take every deposition

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Alice.jiang

Member
Chinese
Here's the sentence in a book published in 1984 "The prevailing corporate attitude toward legal work was the doing-everything approach: take every deposition, research every issue to the last degree, use the best firm". What's the meaning of "take every deposition"? Is that used popular today?
 
  • Egmont

    Senior Member
    English - U.S.
    To take a deposition means to interview someone about a case. If a firm takes every deposition, it means they interview every possible person about a case, even if they're not sure this person's information will be useful. That is an example of "the doing-everything approach."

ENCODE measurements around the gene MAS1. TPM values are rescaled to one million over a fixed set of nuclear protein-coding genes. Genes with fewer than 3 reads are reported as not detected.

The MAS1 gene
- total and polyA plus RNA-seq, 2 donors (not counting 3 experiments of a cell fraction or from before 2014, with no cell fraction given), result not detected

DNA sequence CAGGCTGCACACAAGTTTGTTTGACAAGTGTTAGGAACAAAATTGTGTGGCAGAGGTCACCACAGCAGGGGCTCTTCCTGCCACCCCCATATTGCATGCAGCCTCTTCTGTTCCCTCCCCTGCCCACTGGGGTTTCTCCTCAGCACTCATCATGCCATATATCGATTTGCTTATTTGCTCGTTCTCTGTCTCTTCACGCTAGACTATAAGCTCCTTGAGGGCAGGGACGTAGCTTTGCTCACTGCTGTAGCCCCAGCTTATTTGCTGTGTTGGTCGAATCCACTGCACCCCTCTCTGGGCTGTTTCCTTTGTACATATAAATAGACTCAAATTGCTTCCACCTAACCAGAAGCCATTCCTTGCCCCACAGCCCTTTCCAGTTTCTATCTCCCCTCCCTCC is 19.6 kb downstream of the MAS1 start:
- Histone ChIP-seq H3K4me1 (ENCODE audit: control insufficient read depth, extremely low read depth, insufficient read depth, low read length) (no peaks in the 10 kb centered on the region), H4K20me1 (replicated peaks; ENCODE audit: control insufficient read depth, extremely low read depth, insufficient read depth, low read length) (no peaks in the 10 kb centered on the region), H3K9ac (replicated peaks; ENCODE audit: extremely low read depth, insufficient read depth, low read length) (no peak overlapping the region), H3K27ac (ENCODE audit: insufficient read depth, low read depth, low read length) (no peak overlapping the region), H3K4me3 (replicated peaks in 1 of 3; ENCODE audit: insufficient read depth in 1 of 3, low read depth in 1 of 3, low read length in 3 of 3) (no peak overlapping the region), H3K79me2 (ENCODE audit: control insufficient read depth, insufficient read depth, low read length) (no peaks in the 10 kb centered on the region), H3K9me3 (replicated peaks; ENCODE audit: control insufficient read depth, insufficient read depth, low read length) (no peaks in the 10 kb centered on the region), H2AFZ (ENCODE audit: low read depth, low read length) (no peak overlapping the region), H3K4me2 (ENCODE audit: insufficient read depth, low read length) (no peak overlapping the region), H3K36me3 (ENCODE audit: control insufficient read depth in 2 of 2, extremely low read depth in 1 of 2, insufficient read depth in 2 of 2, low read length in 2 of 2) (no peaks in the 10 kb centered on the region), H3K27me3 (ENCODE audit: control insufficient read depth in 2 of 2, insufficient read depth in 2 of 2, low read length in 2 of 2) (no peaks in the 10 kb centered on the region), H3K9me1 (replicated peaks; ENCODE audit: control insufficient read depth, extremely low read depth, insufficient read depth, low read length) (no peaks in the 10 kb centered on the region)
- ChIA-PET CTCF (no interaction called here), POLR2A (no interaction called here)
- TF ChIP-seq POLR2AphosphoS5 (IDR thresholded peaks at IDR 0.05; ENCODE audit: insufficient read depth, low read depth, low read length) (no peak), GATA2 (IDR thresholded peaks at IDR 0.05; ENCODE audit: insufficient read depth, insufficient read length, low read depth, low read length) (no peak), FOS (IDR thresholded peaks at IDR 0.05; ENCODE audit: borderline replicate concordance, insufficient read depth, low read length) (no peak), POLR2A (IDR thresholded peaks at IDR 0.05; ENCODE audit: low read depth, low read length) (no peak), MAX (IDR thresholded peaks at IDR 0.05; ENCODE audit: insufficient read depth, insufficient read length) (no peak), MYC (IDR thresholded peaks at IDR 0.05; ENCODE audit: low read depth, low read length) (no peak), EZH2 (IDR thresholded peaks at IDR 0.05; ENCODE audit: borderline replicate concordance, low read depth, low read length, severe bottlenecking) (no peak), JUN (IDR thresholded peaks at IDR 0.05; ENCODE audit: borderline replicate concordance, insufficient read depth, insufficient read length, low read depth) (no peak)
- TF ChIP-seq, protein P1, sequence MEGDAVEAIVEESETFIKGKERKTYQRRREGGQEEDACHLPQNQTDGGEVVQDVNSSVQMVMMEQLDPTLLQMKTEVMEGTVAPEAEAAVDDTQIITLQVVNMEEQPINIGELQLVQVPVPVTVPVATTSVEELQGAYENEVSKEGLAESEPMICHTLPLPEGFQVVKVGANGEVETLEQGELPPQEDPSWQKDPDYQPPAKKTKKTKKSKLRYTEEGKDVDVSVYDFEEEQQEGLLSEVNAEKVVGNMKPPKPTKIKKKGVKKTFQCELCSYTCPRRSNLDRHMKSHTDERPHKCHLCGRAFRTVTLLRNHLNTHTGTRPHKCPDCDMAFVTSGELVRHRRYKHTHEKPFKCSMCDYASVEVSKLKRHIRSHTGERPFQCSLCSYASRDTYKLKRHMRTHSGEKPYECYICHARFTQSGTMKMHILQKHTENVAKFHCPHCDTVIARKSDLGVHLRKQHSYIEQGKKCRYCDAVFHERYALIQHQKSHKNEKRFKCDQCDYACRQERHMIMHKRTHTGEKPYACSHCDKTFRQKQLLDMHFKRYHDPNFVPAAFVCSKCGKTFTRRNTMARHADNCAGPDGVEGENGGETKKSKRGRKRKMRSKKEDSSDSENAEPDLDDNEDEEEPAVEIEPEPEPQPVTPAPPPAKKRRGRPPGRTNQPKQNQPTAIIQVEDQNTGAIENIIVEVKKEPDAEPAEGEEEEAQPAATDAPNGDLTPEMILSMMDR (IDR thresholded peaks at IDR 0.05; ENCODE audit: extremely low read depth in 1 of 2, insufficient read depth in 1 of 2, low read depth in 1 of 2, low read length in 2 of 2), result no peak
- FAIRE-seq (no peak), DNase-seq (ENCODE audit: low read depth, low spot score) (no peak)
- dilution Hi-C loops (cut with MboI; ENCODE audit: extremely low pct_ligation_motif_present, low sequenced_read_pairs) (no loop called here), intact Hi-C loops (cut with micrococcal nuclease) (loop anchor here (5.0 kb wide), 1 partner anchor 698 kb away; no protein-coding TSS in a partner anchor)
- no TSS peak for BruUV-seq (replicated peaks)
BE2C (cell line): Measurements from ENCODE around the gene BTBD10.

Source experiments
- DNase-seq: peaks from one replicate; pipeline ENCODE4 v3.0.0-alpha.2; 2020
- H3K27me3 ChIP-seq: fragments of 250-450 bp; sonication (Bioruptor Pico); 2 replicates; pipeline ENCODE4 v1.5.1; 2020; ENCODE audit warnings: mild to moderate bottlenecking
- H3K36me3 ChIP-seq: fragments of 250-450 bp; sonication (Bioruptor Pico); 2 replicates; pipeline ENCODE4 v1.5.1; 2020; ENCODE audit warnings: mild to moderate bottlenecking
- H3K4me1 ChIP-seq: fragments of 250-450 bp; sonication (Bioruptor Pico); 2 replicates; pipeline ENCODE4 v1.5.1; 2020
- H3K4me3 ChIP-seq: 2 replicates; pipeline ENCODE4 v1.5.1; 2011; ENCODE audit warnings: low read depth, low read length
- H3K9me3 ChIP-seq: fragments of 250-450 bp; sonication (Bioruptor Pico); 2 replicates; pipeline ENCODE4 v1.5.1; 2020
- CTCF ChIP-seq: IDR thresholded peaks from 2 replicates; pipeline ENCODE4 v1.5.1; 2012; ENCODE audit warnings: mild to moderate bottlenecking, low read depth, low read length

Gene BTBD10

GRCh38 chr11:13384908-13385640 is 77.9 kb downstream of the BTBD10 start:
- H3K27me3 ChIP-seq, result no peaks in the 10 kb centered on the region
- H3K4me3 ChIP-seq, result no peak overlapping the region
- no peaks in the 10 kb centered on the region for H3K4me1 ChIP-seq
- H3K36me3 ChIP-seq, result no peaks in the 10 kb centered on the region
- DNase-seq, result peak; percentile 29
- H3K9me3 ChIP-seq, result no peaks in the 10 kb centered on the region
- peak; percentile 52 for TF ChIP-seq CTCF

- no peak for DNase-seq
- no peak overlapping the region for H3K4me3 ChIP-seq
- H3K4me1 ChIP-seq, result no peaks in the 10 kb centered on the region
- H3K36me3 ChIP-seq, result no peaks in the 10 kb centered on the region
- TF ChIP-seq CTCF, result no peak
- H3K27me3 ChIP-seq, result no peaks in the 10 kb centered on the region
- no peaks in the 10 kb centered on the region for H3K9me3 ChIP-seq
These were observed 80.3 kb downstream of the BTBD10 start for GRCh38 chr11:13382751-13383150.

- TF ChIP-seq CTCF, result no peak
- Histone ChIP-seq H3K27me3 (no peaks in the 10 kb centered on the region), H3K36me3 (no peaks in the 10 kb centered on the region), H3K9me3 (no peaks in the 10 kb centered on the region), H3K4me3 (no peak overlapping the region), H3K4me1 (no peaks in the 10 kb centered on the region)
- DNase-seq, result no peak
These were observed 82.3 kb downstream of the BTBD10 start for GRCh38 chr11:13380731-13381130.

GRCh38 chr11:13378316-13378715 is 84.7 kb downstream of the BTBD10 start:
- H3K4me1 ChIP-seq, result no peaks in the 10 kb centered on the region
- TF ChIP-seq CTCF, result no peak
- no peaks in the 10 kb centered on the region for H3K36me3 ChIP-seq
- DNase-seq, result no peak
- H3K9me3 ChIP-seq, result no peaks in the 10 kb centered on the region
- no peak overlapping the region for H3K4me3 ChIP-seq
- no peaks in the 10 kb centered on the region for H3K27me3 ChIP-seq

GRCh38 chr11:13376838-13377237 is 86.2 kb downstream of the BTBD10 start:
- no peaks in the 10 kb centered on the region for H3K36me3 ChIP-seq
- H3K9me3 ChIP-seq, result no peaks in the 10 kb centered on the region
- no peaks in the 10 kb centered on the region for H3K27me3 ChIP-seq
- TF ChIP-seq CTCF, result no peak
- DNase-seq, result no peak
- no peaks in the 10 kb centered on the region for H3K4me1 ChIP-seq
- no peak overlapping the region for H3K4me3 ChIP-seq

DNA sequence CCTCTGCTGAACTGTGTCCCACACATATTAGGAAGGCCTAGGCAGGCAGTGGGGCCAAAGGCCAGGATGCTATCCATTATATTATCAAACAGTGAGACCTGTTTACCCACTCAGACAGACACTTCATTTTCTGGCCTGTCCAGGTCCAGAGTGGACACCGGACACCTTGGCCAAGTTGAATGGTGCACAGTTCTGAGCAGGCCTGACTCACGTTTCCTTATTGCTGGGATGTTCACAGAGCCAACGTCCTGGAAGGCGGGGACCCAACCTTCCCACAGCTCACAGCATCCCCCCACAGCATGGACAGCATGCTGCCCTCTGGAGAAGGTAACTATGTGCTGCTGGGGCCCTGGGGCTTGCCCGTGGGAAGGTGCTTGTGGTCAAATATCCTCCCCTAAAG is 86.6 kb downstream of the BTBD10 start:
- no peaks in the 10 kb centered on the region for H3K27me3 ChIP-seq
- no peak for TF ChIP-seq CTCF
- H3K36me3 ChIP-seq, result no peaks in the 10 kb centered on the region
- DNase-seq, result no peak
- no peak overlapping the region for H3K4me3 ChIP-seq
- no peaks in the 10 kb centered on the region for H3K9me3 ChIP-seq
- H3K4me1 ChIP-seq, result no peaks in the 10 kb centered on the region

The same expression could be used today. It's not popular, but that's not because there is anything wrong with the expression. It's because most writers have few (or no) opportunities to use it.
     

    Alice.jiang

    Member
    Chinese
    Egmont, thanks for your professional and detailed interpretation! So, "take a depostion" is a legal terminology, isn't it?
     

    Cagey

    post mod (English Only / Latin)
    English - US
    I'm not Egmont, but, yes, 'take a deposition' is legal terminology. :)

    We ask you to name the source of every quotation, that is, give the title. I find that the book from which this was taken is Corporate legal departments: strategies for the 1980s by J. Randolph Ayre (1984).

    [Note: A small point that doesn't affect the answer your question: the book confirms that it should be "the do-everything approach."]
     
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